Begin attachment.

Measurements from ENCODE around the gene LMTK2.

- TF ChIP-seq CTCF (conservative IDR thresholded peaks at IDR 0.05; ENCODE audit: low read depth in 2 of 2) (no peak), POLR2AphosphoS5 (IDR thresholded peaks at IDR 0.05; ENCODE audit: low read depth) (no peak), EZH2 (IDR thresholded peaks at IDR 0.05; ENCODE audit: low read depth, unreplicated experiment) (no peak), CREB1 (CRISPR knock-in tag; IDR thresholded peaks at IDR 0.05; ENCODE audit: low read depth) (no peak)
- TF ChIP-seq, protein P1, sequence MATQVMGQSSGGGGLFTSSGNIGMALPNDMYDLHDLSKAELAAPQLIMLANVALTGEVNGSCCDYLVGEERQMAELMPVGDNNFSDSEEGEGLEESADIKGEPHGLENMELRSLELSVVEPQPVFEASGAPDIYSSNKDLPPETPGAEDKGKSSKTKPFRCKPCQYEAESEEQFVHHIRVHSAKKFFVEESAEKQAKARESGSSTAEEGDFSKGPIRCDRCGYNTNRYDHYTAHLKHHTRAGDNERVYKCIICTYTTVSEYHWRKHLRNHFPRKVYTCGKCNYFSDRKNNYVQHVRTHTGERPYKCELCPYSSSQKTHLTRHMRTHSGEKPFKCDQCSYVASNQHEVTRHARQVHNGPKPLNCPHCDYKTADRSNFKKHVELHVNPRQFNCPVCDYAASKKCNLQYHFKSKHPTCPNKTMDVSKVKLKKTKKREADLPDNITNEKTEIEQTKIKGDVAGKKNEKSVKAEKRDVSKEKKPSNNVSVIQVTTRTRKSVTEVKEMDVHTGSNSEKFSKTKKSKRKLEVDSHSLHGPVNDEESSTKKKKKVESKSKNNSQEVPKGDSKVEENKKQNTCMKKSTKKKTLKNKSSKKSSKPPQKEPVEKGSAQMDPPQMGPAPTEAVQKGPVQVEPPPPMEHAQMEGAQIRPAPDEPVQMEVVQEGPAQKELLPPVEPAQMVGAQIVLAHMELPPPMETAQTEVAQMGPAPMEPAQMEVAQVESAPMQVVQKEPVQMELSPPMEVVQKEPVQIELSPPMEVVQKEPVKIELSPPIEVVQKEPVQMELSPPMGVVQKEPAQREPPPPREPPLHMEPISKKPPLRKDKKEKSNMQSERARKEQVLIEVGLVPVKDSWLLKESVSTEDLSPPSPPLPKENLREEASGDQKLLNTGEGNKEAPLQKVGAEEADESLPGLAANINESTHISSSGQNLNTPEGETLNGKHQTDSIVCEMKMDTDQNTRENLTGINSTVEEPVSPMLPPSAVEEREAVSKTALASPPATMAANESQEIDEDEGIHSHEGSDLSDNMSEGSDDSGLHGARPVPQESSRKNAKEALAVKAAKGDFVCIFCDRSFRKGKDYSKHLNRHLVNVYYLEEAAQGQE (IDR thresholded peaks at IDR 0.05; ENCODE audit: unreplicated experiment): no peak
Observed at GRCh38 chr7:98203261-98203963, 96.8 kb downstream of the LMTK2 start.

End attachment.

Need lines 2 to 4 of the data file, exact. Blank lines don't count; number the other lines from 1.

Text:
- TF ChIP-seq CTCF (conservative IDR thresholded peaks at IDR 0.05; ENCODE audit: low read depth in 2 of 2) (no peak), POLR2AphosphoS5 (IDR thresholded peaks at IDR 0.05; ENCODE audit: low read depth) (no peak), EZH2 (IDR thresholded peaks at IDR 0.05; ENCODE audit: low read depth, unreplicated experiment) (no peak), CREB1 (CRISPR knock-in tag; IDR thresholded peaks at IDR 0.05; ENCODE audit: low read depth) (no peak)
- TF ChIP-seq, protein P1, sequence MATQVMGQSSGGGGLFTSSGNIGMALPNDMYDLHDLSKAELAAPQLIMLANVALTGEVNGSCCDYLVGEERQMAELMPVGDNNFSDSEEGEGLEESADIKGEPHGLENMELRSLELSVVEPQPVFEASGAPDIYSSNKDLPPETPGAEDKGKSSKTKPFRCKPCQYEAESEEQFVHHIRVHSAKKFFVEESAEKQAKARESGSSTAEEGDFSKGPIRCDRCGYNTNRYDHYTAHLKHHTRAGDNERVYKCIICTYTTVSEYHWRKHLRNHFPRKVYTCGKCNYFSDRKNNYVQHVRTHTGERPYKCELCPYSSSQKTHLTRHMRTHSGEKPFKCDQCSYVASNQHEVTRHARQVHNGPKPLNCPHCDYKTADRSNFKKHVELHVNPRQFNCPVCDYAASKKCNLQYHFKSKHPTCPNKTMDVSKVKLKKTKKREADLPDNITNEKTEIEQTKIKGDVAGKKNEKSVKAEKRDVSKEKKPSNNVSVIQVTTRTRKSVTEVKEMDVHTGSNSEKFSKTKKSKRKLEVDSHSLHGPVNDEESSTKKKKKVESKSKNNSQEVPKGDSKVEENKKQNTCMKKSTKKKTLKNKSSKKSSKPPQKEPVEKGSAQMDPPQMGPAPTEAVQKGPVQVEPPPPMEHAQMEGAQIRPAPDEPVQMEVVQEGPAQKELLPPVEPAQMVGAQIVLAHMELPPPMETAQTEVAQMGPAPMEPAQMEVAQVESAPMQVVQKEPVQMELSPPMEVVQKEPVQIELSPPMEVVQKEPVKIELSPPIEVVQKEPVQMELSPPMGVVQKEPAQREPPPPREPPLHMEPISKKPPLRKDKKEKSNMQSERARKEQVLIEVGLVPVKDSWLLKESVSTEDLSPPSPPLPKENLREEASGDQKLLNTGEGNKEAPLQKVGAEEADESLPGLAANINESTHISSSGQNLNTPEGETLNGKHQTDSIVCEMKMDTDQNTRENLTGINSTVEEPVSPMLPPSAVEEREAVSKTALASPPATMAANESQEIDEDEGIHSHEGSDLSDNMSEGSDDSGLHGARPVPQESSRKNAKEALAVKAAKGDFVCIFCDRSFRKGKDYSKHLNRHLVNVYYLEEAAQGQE (IDR thresholded peaks at IDR 0.05; ENCODE audit: unreplicated experiment): no peak
Observed at GRCh38 chr7:98203261-98203963, 96.8 kb downstream of the LMTK2 start.